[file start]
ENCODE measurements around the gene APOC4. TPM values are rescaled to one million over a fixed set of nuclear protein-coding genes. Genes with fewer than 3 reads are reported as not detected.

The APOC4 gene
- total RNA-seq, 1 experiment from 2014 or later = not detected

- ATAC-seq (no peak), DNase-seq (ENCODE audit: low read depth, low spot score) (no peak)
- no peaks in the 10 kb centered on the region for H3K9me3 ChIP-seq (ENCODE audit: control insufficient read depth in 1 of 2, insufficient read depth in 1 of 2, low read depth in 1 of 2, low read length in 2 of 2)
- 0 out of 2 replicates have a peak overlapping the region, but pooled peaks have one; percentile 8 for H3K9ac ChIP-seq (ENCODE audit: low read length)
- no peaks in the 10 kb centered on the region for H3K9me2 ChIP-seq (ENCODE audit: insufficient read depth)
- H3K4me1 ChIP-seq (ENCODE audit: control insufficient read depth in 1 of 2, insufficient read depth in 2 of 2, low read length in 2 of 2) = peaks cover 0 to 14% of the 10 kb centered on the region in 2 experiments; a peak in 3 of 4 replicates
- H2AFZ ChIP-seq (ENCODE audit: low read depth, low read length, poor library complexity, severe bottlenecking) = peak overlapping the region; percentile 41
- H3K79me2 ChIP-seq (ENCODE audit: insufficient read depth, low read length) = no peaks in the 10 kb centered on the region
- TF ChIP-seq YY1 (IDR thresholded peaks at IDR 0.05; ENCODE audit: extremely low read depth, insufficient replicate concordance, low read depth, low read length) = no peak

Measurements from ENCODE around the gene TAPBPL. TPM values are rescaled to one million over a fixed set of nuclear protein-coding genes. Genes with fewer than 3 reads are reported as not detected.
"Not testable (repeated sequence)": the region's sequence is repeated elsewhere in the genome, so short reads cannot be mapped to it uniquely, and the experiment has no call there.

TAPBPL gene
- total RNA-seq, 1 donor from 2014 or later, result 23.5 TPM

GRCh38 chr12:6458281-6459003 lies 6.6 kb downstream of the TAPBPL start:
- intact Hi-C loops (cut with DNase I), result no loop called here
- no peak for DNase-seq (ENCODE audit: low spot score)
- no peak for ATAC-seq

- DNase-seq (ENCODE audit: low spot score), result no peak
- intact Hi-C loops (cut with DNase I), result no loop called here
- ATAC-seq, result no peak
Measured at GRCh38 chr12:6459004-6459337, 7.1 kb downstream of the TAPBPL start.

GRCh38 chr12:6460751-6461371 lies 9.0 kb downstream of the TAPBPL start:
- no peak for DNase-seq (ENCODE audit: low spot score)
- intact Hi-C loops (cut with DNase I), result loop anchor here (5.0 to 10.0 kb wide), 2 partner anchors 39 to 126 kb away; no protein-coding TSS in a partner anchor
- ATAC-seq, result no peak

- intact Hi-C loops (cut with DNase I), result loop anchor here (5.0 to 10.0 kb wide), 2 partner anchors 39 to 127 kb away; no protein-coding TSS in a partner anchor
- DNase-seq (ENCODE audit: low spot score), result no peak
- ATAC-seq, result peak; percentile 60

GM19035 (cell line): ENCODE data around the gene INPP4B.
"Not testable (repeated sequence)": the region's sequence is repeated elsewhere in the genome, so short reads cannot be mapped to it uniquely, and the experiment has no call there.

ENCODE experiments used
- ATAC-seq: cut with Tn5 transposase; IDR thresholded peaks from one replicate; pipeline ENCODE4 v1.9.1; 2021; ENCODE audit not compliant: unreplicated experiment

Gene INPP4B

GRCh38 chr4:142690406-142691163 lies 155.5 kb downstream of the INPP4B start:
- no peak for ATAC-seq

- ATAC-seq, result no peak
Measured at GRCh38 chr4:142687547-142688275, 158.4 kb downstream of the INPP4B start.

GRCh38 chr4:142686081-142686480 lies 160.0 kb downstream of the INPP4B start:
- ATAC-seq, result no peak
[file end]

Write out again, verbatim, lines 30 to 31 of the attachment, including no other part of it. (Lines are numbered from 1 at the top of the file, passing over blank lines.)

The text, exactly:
- ATAC-seq, result peak; percentile 60

GM19035 (cell line): ENCODE data around the gene INPP4B.